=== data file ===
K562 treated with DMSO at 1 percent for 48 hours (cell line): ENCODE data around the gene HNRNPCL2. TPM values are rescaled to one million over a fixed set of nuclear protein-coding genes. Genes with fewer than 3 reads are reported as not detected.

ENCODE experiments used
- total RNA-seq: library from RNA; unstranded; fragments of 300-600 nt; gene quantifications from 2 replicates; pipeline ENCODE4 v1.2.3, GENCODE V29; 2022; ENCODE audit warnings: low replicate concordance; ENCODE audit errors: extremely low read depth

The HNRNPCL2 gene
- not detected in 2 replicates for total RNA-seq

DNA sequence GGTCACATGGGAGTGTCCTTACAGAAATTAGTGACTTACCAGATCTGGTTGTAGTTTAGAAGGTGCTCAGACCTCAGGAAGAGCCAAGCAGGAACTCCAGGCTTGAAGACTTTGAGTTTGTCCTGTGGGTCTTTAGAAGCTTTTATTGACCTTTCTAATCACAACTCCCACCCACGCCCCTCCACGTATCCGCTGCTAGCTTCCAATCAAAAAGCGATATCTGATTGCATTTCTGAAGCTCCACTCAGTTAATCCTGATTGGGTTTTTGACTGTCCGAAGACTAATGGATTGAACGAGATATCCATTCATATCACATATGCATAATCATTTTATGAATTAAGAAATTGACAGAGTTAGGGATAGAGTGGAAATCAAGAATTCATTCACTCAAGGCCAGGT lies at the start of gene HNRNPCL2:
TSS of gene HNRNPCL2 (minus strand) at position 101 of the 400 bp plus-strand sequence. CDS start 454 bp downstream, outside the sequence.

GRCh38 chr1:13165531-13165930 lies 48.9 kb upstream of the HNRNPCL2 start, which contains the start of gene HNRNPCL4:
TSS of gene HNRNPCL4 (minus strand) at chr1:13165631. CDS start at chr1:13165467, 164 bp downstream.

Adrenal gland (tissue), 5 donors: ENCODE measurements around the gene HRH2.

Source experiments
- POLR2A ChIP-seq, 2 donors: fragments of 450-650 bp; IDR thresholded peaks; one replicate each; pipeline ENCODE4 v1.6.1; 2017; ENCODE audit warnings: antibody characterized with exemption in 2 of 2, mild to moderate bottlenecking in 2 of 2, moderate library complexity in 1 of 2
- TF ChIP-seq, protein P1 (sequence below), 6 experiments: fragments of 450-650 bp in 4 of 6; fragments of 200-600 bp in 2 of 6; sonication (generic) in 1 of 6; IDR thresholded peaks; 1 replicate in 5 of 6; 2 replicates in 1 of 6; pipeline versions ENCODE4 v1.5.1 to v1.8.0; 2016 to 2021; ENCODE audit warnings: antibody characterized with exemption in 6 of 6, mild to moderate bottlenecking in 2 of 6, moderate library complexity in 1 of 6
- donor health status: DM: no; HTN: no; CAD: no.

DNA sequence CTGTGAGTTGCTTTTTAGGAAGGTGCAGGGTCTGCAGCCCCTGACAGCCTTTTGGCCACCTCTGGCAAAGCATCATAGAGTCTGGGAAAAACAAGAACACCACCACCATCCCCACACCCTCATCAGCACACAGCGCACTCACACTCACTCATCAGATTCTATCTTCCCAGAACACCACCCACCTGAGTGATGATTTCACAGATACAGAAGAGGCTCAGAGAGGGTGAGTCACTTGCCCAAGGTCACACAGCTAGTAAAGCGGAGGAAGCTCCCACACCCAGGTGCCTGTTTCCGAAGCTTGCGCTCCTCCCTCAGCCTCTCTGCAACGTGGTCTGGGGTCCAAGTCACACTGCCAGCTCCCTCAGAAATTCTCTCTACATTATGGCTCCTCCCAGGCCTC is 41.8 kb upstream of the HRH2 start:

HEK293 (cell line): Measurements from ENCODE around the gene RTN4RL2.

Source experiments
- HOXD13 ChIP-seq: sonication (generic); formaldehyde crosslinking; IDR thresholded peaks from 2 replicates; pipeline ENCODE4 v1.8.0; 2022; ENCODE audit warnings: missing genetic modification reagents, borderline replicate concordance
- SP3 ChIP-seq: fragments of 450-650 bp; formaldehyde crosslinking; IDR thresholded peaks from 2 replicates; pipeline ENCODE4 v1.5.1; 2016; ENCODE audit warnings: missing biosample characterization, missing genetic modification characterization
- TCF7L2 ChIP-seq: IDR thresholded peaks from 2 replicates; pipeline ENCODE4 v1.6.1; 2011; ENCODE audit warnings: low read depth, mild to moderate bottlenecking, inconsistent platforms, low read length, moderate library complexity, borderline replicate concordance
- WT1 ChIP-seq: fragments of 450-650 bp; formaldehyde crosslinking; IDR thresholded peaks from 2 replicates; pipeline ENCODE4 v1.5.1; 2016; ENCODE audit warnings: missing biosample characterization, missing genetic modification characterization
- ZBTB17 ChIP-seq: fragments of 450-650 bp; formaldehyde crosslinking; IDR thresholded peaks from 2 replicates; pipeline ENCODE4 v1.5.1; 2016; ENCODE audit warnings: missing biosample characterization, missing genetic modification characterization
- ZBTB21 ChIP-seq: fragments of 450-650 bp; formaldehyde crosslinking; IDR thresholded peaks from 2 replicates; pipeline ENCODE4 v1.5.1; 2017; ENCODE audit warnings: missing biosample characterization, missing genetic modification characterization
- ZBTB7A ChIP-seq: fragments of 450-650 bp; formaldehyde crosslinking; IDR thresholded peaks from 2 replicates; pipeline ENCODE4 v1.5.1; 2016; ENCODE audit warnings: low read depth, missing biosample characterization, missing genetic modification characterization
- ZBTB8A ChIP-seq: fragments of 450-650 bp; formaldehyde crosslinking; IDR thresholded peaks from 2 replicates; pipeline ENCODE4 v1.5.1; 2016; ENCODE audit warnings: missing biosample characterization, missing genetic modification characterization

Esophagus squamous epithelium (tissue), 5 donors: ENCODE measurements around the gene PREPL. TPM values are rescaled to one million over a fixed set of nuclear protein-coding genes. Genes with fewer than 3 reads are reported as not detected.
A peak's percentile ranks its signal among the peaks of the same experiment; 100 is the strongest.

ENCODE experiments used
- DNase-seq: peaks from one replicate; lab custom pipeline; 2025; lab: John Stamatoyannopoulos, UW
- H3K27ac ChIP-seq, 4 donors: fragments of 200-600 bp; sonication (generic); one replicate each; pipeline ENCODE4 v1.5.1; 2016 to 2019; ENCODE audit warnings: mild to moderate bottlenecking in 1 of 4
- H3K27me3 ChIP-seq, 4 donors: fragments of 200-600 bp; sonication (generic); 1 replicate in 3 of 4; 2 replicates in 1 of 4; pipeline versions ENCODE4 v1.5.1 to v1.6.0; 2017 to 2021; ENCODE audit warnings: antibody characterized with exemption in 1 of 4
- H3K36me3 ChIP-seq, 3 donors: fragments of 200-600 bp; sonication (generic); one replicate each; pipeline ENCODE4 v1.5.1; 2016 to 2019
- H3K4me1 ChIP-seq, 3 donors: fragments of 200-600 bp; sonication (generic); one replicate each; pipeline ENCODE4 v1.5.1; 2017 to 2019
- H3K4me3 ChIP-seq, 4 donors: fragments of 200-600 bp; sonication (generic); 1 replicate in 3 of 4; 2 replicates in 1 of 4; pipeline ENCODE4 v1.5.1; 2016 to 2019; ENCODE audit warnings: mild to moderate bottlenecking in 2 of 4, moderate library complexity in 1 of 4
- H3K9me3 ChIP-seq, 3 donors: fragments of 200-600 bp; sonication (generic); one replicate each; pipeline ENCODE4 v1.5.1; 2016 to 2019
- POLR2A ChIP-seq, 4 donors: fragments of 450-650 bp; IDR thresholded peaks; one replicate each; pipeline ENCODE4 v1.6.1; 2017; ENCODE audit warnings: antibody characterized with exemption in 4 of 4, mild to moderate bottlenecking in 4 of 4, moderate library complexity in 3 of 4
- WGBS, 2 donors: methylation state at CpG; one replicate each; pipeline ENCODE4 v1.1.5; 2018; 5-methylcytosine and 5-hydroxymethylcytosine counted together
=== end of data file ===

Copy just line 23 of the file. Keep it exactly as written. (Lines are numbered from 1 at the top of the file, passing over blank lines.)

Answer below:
- ZBTB21 ChIP-seq: fragments of 450-650 bp; formaldehyde crosslinking; IDR thresholded peaks from 2 replicates; pipeline ENCODE4 v1.5.1; 2017; ENCODE audit warnings: missing biosample characterization, missing genetic modification characterization